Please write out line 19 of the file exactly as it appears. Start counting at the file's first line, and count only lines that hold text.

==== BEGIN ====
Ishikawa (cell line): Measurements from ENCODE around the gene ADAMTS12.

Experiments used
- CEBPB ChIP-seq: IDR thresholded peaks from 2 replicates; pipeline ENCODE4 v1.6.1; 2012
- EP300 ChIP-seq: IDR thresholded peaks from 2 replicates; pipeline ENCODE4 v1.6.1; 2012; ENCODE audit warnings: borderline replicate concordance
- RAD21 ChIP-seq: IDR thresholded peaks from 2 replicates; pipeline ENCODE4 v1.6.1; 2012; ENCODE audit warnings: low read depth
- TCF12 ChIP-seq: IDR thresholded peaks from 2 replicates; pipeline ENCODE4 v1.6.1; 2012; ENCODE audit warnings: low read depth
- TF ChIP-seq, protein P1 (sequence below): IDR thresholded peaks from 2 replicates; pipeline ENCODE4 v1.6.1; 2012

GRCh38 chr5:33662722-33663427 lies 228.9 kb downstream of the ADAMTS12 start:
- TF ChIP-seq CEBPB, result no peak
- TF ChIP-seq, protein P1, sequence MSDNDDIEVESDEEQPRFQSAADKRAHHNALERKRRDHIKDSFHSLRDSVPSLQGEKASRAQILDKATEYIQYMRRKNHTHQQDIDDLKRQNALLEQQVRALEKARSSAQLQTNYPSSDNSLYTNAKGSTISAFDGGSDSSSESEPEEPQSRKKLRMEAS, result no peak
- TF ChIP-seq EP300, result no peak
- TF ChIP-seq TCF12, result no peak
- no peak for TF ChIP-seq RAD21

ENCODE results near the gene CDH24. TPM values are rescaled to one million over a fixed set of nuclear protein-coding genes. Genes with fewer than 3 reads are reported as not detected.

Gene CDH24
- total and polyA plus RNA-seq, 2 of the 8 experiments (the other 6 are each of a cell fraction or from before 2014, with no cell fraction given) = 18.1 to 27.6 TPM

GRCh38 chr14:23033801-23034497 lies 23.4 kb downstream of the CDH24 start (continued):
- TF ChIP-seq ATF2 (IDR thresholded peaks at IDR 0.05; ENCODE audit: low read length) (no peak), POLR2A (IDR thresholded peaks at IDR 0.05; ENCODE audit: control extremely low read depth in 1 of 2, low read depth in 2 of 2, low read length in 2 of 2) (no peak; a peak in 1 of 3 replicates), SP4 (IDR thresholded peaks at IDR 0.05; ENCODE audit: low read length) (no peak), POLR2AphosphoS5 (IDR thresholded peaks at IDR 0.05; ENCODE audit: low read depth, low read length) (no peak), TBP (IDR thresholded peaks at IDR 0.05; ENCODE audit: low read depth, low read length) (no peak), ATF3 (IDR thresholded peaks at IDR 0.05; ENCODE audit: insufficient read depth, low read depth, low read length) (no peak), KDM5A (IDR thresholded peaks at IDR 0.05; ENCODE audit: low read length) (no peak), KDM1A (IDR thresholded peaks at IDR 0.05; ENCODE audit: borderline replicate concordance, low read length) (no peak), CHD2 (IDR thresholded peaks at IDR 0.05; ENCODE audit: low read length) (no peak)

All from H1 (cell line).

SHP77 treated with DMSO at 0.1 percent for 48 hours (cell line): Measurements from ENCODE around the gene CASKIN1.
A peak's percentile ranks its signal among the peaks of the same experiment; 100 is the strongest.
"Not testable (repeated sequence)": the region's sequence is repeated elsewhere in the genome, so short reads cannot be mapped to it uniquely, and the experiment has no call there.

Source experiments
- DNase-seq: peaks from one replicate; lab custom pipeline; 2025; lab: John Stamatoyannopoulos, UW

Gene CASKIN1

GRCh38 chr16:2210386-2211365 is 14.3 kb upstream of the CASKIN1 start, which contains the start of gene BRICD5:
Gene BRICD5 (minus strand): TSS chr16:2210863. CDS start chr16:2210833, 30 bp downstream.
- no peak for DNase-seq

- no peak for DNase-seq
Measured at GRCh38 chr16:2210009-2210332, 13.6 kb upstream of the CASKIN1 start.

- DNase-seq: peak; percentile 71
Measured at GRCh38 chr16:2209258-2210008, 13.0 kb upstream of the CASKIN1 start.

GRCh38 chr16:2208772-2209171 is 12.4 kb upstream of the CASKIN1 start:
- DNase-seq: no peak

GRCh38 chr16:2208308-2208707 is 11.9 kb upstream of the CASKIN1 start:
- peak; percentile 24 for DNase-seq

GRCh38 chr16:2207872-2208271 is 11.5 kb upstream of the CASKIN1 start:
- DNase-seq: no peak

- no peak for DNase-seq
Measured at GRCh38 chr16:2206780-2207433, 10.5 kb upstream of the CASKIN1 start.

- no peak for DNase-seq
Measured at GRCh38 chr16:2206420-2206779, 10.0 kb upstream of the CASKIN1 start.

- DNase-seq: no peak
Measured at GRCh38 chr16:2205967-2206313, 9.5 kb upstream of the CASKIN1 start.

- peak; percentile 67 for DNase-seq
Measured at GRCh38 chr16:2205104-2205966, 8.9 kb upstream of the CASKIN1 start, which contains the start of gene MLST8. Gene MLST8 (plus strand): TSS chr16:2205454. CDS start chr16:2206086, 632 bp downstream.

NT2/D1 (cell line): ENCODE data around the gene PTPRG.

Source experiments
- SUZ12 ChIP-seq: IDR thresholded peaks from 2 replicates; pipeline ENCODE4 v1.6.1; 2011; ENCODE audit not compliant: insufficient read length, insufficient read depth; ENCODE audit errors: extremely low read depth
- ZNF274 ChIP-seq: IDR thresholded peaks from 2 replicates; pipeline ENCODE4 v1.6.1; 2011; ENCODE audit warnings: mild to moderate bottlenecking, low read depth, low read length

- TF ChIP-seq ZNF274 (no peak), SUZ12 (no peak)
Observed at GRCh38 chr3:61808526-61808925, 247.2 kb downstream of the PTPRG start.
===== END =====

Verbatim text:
All from H1 (cell line).